Monday, February 16, 2009
The micro-hydro project was quoted, and while materials were in the quote, not ALL materials were included. As in ONE THOUSAND METERS OF TUBING to the tune of $2000 US. Got it. Check. Did not include the casita to house the whole jumble of what-the-hell-ever goes into the hydro system (but which I ordered and paid for the what-the-hell-ever). Ok. Check. Ismael has begun construction on the casita, and I will pay him for his work. Bought the materials during an all-day fiasco trip to Palena (but also got all the gas tanks filled and huge bags of fruit which I made "conserves" with). Check.
(Above: My new choncha, La Gringa, which I also bought on the way back from the trip to Palena. She is very humiliated by her new necklace which was necessitated by her escape expertise - which we discovered on her first full day with us. The "necklace prevents her from scooting under the fence.)
Aaaahhhh, back to the hydro fiasco - who will dig the trench to lay the tubing? No Check. A quick trip to Patricio's house where his mother-in-law is baking bread in the wood stove and his wife is nursing the baby. Nono goes with me and we explain that we were under the impression that his "obra de mano" fee included ALL the labor. He laughs. "Where is the paper?" he says. I pull it out of my nifty rain-resistant folder and plop it out on the table. I point to the part that says, "Obra de Mano". He agrees, reaches over, turn the paper over and points to this little scribbled note:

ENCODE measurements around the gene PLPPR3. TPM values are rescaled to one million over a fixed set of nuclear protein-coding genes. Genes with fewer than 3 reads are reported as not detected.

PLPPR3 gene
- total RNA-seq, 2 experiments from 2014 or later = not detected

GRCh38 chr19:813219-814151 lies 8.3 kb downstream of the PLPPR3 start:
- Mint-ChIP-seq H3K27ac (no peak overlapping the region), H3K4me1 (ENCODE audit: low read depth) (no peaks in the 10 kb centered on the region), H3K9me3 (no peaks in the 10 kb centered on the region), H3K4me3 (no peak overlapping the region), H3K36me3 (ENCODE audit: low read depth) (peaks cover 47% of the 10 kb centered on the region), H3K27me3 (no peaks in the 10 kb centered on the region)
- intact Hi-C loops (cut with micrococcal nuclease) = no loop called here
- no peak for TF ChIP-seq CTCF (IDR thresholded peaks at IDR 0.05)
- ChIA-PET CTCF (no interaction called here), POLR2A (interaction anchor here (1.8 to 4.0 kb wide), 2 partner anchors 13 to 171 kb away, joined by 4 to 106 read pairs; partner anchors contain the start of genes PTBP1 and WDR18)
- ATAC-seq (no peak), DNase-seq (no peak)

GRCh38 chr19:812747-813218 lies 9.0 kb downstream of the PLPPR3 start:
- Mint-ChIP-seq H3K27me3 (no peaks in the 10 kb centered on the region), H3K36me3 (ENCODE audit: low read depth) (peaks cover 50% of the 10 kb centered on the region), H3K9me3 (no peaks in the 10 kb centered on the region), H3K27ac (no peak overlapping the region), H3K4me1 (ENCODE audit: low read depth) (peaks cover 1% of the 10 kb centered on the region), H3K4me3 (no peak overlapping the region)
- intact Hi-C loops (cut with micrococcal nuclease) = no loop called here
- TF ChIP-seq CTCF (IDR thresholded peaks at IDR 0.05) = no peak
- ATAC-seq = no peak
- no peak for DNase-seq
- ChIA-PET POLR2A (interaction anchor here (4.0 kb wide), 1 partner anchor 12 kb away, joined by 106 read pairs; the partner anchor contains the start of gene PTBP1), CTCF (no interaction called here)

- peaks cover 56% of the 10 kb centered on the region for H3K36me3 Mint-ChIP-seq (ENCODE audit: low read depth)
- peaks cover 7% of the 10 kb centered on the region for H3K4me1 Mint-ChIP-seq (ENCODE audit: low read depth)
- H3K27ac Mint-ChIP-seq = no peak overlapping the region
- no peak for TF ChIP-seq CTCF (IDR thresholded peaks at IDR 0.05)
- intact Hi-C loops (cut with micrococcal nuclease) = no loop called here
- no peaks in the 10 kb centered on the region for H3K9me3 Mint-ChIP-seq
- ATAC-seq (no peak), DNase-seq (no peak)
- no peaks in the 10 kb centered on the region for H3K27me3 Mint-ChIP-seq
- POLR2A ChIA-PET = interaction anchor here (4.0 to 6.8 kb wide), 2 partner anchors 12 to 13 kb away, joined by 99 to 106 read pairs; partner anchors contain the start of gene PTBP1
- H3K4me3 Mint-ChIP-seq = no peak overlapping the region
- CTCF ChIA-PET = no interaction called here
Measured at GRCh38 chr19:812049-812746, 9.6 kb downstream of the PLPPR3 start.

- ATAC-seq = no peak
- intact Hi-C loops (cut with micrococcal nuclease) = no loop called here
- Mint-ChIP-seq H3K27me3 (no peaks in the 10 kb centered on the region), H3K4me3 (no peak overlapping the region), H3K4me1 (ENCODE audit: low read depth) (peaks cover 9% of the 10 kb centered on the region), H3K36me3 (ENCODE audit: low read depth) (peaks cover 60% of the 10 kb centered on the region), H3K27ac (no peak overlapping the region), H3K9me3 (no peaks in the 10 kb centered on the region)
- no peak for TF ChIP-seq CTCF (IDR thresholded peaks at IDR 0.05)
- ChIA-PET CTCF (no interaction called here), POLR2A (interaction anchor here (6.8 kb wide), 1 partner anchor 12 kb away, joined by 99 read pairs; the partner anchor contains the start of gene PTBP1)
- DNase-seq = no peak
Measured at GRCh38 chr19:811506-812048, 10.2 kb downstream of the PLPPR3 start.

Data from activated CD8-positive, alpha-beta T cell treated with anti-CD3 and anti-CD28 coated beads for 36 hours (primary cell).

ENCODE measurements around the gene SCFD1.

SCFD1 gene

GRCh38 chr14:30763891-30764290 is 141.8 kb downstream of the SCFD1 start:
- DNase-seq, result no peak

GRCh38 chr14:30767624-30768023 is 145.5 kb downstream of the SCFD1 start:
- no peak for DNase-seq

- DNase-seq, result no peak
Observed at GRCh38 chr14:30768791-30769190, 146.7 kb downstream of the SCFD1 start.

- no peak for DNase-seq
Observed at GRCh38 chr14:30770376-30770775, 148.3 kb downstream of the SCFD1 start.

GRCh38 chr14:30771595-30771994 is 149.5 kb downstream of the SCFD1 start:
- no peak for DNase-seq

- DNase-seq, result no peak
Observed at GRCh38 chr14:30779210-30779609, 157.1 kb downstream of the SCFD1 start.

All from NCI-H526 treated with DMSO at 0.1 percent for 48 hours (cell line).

"Ademas deven instalar la manguera y hace la casita para la luz (something, something, something)."
Translated: You are an idiot, I don't lay pipes, dig dirt, or build little tiny houses for a hydro...that's your responsibility.
It is snowing on the mountains, but driving winds bring the rain at a 45-degree angle. If it was sunny today, this wouldn't have been so painful. Feels like the time I insistently insisted that an electronics store honor the warranty on a TV set that failed, went right up the chain of command, only to find out that I bought the TV at another electronics store that sold me the warranty. Oops. Nevermind. Slink out feeling like an idiot. Wouldn't have felt as rotten if the chimney wasn't leaking. Or if the bathroom door wasn't swollen shut, or if I HAD FREAKIN ELECTRICITY!
It is what it is here in Patagonia. I had some delusion that it would be easier than Panama. Not the weather, or the remoteness...I had no illusions about that. But the way things get done, business...I even thought since we'd built a house in Panama and lived there, that this time would be easier.
Then Nono asked on the way into town if we cleaned our chimney yet? Huh?
Such is life in Futalandia
(p.s. it's cold...I'm digging through some boxes to dig out long underwear I had packed and not expected to need until June. Go figure.) And in honor of our bonehead selves, I submit this John Prine-Iris Dement performance...I think he met me and Greg in another life.
Thursday, February 12, 2009
Fifteen years ago, or so, I traveled by Greyhound bus from Florida to Colorado, traveling through Tallahassee and Biloxi and everywhere in between, to re-connect with my wonderful father. It was an incredible time, but I want to revisit the experience of traveling on a Greyhound bus for two days, stopping in little places where Sheriff's cars pulled up, un-handcuffed someone, and put them on the bus, and women sat with sticky-faced babies feeding them bottles of koolaide and people sipped from brown paper bags watching wistfully out the windows as the States rolled by. I like this song by Blaze Foley. It embodies the people I met on that trip, and I'd do the trip again.